Robert Califf, deputy commissioner of the Food and Drug Administration, was a cardiologist and researcher at Duke University. He is also President Obama’s choice to head the FDA, the federal agency that regulates the industries that produce medicine, food, tobacco, cosmetics and other products.

Califf’s nomination was approved with a unanimous voice vote Jan. 12 by the Senate Health, Education, Labor and Pensions Committee, but it is facing rough sledding with other senators.

Several have promised to stall the appointment. Sen. Lisa Murkowski, R-Alaska, wants assurances from the FDA that genetically modified salmon will be labeled as such. Sen. Bernie Sanders, D-Vt., is concerned the nominee won’t fight Big Pharma on drug prices. Sen. Edward Markey, D-Mass., says the FDA must take tougher action against the abuse of opioid painkillers.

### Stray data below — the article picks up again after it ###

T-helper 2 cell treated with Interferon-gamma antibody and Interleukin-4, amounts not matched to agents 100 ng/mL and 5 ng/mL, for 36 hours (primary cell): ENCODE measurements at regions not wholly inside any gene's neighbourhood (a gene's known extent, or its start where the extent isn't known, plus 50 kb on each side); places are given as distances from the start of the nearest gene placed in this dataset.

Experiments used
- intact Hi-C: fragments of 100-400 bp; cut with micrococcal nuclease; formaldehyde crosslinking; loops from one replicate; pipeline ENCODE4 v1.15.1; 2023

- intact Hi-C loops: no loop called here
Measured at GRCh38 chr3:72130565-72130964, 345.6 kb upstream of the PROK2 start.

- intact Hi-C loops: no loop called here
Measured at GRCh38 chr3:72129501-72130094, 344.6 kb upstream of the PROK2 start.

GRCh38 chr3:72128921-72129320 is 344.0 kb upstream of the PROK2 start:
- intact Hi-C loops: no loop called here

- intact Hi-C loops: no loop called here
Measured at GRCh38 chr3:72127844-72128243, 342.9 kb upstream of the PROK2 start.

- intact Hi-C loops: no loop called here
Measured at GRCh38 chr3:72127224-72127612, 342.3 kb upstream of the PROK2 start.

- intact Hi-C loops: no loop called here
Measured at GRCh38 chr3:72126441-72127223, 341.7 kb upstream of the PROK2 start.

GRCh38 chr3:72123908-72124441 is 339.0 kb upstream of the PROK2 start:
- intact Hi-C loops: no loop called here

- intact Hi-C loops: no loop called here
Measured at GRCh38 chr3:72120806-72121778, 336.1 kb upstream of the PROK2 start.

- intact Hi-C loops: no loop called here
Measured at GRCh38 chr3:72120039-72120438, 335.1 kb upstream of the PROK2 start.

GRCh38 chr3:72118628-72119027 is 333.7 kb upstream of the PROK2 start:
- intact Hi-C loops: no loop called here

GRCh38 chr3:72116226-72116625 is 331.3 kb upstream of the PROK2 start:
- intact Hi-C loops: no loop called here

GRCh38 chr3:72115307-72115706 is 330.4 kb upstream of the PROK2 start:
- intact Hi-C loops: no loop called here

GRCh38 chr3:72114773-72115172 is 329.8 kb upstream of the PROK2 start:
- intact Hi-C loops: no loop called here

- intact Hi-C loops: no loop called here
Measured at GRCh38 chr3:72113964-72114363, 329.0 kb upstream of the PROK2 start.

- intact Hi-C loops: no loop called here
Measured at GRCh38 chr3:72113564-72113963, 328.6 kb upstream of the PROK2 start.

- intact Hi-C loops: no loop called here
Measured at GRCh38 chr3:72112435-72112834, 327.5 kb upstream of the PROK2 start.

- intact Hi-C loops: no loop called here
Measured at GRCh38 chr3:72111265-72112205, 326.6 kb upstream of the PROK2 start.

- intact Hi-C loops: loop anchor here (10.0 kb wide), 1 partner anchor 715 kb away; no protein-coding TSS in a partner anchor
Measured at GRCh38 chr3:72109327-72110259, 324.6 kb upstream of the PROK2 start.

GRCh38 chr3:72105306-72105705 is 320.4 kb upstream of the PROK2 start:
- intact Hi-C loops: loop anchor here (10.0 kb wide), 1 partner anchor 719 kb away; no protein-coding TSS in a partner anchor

Senators are entitled to object to White House nominees, but Murkowski, Sanders and Markey have gone further and placed holds on the appointment, which allows a single lawmaker to block a measure from receiving a floor vote. The maneuver is often used as a partisan weapon, in which a senator can hold hostage the appointment by a president from the other party.

The holds on this nomination aren’t partisan payback, but they’re just as insidious because they deny the full Senate a chance to vote.

There may be sound reasons to reject Califf’s promotion to the top FDA job. Some senators, for instance, consider him too cozy with the drug industry since he received $29,000 in fees, travel, meals and other payments from drugmakers while at Duke.

That’s all the more reason for a floor vote, up or down – not a hold that keeps the Senate from doing the people’s business.


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